Both campaigns are chic and cheerful, grabbing youth ... well, by the balls. But why the sea change now, after a decade of being told condoms were a necessary evil, endured for safety's sake and to keep Mrs Dawson happy? Cynics may note that the Health Education Authority has less money to spend on national ad campaigns - and if you've a near monopoly like Durex, that means losing a lot of free advertising. More simply, however, manufacturers feel Government ads have too many negative associations to "grow" the market further. Brand awareness, not Aids prevention, is the condom-makers' new battle ground, and ads that say lifestyle, not lifesaver, are their weapon.
Which is all very well, but it shouldn't obscure the fact that a decade of advertising has left consumers unable to distinguish their Elite from their Featherlite or their Ultra Safe. Customers confusion may not be as bad as in South Africa - where the most popular condom is twice as thick as most rivals but sells because it has a macho name, Rough Rider, and a pouting blonde on the pack - but British customers are none the less still fumbling in the dark.
Maria Brown is the marketing executive of Condomania, an independent wholesaler which sold over 2 million condoms last year. All Durex (80 per cent market share), Mates (16 per cent) and Jiffi sheaths (3 per cent) are, she points out, quality products, holding the British Standards Institution kitemark (actually, even two of these, Durex Gold and Mates Natural, failed the Consumers' Association's airburst test in 1993, but that's another story). Despite the BSI seal of approval, Brown is aghast at how customers are being treated. "The names of all the condom brands are absolute crap. They don't tell you anything. People need to talk about what's in the packet, not sexy advertising."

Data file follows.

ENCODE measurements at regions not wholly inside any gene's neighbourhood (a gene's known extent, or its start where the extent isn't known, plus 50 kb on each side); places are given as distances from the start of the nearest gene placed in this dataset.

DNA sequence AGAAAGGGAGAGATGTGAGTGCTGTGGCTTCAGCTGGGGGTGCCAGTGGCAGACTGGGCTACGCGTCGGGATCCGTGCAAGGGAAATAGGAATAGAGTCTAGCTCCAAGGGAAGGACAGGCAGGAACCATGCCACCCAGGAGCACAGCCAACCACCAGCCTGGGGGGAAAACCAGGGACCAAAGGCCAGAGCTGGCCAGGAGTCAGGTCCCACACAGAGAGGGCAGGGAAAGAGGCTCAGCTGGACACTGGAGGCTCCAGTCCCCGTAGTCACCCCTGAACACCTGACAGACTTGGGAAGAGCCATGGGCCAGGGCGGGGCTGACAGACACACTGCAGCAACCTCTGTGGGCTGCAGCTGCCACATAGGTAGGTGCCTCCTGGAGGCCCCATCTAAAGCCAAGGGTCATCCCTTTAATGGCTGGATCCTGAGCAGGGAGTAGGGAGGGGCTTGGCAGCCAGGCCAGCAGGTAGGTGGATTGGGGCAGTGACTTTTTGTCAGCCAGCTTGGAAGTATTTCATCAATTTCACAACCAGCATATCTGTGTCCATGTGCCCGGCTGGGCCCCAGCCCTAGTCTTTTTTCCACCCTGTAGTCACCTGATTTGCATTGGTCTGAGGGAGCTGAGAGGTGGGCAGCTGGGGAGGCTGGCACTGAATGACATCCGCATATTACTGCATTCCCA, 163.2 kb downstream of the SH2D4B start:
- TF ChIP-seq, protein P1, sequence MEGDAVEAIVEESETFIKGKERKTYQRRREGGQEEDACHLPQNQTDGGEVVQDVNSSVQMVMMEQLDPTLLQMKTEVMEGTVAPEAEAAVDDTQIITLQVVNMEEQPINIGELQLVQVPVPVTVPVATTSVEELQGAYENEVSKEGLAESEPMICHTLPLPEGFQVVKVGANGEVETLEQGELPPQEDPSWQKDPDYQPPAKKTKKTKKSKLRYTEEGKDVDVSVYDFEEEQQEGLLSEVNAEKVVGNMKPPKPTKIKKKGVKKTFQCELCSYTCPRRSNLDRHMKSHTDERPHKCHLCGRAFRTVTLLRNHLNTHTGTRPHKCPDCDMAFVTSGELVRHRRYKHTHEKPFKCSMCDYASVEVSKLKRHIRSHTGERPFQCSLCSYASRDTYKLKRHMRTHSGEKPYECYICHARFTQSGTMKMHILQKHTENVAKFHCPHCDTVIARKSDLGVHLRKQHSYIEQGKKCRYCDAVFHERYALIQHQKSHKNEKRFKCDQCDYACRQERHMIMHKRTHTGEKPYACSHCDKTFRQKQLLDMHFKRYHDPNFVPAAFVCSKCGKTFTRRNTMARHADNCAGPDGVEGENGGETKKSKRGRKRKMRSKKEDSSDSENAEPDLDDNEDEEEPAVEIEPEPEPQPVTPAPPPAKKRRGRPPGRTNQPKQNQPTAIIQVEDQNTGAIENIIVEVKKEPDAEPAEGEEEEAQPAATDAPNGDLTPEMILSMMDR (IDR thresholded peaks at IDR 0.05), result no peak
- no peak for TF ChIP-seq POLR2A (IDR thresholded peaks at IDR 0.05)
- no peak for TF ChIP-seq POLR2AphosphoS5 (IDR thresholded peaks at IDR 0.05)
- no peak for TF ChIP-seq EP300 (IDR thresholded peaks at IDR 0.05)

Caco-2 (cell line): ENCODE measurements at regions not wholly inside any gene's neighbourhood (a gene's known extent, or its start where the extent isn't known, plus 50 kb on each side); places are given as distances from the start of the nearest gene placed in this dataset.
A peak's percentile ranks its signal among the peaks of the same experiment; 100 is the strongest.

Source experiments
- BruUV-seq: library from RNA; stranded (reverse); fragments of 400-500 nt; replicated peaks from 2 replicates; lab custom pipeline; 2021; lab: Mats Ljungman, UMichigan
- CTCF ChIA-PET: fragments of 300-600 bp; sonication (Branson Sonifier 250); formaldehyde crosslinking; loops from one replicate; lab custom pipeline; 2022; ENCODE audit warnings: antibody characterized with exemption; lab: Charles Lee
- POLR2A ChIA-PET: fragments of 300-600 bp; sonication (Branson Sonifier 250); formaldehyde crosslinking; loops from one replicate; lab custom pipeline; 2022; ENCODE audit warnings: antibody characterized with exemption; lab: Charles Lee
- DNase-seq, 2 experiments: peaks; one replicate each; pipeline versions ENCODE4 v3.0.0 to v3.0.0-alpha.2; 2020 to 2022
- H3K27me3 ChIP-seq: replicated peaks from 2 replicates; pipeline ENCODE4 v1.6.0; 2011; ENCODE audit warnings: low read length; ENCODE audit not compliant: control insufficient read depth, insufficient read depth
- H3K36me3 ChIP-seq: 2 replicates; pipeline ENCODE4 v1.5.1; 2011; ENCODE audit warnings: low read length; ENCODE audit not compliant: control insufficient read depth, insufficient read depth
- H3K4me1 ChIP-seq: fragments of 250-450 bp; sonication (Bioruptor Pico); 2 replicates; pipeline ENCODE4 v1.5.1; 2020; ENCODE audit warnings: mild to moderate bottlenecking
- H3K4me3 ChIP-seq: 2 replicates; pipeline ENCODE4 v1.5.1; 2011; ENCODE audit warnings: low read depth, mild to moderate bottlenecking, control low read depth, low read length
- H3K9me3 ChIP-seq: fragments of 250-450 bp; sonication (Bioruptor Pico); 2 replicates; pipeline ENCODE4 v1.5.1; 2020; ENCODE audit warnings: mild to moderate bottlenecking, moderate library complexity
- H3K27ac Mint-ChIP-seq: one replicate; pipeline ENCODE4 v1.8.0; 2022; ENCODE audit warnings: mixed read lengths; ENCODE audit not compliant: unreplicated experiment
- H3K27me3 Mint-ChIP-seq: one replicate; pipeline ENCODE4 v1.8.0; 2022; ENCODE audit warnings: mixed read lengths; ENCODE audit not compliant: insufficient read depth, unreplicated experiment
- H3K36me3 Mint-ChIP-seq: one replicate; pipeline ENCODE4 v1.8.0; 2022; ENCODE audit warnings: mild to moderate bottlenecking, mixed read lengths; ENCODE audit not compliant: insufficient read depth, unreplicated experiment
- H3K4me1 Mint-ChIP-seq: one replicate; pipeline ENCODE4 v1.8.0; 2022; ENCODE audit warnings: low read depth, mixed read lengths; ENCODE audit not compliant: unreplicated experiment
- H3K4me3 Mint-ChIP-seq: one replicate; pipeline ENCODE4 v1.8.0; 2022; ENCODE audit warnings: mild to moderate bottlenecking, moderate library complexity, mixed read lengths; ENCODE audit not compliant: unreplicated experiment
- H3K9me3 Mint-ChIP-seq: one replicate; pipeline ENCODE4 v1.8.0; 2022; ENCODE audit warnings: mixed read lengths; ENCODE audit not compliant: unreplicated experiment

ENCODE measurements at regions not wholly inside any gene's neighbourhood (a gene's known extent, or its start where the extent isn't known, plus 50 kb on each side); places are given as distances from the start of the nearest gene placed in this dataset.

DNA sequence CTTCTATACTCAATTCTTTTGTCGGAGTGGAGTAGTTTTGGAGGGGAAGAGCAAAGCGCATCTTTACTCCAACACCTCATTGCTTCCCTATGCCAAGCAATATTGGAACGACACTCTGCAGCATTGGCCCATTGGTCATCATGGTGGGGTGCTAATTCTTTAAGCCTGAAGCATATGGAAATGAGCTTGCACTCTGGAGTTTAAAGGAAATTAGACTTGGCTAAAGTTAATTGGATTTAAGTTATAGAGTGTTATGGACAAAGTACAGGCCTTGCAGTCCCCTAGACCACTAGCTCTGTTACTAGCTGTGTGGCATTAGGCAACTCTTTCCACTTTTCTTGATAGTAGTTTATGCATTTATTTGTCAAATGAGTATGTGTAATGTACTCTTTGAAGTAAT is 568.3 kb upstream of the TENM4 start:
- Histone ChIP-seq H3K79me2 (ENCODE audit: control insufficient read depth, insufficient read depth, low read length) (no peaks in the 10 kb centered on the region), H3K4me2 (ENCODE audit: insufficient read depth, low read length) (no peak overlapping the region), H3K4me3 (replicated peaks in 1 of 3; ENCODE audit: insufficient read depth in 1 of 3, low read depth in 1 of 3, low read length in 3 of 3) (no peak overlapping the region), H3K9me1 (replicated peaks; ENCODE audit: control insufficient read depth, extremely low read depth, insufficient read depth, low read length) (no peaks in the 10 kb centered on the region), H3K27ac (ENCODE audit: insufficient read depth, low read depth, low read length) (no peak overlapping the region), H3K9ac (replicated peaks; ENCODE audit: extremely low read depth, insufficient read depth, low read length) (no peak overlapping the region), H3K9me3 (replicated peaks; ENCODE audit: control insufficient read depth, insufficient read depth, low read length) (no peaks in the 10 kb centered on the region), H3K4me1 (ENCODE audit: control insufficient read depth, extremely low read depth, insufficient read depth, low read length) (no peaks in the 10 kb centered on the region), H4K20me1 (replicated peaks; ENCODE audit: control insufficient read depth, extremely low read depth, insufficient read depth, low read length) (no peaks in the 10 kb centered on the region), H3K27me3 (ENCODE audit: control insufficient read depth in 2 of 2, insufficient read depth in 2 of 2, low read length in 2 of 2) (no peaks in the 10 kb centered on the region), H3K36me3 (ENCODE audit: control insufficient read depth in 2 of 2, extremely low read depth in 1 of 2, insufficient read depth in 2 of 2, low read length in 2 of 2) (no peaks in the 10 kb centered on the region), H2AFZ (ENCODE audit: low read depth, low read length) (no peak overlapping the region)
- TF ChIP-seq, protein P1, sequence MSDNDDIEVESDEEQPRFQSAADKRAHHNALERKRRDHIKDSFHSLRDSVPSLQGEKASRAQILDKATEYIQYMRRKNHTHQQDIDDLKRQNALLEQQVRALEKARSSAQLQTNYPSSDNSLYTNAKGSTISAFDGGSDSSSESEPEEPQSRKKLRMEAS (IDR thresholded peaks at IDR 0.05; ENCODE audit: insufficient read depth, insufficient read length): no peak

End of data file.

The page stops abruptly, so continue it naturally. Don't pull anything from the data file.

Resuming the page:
Ignorance, she says, is still the order of the day - even among health professionals. "We deal with health authorities, and sometimes even they can't tell the difference between products." And she gives the following - hypothetical - example; a young man goes into a health centre and says he doesn't like Durex Gossamer because he feels they are too constricting. So, the nurse gives him some Jiffis, which are essentially the same shape. When they too don't work, he decides condoms - and hence safe sex - are not for him. "I find that really quite scary," Brown says.
So what real choice does the consumer have? Durex manufactures Surefit - a smaller condom, though you won't see it called that on the pack. These, however, are only available from health centres. Otherwise, the Jiffi and Durex ranges are limited in one crucial way. You can select pina colada flavouring, spermicide or ribbing etc, you can dispense with a teat, but with the sole exception of Extra Safe - which may be extra sensitive but is not more or less safe than any other Durex line - all Durex and Jiffi condoms sold over the counter are straight-shafted sheaths.
Durex sells anatomically sculpted condoms of 104mm and 98mm circumference (Ultra Safe and Conform) as well as the flared - ie wider tipped - Natural, which shape-wise is roughly equivalent to Durex Extra Safe. What's more, Mates is now using magazine ads to spell out the benefits of each line. The age of the informed condom consumer may not be as far away as we thought. Prepare for Claire Rayner telling viewers: "It's just like any other condom, but with flares on."
As for which product feels best, it's almost impossible to find objective data. Sensation can vary wildly for many reasons - for example, the amount of vaginal fluid a woman secretes at different times of the month. And then there's the old saying: "Ask a centipede which leg it moves first, and it falls over." Ask a man to observe sexual abandon, and he swiftly loses his abandonment. It's good to know there are some things even market research can't penetrate.Reuse content